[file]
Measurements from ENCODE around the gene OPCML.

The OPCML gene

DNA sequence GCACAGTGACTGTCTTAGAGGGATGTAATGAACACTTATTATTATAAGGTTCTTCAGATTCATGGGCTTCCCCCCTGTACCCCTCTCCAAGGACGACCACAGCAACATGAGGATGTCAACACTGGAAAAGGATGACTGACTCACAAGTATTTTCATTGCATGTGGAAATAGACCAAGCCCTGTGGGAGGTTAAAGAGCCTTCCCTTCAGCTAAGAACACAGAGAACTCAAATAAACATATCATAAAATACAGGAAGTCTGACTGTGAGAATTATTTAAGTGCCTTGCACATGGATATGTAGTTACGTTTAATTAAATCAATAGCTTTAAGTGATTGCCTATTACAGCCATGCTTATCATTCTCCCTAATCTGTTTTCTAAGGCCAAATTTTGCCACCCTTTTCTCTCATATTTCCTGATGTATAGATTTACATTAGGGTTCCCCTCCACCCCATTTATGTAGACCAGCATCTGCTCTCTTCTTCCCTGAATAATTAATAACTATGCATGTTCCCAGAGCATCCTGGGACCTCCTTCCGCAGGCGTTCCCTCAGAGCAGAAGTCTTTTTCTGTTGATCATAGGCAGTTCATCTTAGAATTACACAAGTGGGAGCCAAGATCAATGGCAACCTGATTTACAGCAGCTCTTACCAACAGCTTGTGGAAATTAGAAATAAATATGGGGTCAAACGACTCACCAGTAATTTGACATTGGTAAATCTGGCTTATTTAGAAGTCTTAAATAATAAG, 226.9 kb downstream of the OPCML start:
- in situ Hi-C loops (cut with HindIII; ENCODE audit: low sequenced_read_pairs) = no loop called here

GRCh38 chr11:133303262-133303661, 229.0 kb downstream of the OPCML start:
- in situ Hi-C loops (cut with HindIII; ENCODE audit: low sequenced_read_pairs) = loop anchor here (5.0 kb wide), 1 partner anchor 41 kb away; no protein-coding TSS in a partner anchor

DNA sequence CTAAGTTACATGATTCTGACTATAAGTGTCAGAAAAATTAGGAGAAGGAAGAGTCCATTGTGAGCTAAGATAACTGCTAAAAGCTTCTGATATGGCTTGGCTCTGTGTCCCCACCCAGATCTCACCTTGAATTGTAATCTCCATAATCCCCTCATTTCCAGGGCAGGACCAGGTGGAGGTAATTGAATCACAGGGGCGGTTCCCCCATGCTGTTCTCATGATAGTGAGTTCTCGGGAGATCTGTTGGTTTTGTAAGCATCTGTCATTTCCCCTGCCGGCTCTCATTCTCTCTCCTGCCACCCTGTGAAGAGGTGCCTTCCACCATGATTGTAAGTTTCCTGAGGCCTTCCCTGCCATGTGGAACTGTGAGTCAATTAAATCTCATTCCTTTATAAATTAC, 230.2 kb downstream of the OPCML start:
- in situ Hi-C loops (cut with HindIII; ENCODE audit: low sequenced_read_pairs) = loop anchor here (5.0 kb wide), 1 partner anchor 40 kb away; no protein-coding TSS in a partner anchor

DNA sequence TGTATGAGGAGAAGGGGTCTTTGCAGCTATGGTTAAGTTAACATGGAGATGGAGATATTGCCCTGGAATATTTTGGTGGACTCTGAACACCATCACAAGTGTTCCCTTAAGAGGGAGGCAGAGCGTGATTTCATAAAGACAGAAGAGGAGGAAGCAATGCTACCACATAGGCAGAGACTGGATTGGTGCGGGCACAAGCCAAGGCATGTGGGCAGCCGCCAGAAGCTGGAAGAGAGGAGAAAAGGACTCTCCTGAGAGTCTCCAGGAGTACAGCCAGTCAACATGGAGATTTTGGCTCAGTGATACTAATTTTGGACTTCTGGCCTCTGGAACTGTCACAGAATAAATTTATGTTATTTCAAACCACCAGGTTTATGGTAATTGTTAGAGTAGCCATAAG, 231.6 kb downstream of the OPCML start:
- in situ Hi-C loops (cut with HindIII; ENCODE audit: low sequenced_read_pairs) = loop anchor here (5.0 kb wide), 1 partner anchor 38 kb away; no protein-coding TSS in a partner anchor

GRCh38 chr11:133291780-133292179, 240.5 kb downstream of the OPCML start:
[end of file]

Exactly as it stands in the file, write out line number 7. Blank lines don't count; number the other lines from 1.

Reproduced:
DNA sequence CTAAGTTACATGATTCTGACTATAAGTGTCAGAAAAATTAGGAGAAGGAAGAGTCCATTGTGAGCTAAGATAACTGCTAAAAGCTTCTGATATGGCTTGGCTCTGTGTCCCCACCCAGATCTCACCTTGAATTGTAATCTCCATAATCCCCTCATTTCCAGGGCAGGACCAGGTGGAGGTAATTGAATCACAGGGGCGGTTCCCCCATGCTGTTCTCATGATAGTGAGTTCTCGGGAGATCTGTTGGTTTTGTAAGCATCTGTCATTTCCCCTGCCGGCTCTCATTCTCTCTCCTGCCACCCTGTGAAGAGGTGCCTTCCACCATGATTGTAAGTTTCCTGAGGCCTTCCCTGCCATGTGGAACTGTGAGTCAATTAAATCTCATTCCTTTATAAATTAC, 230.2 kb downstream of the OPCML start: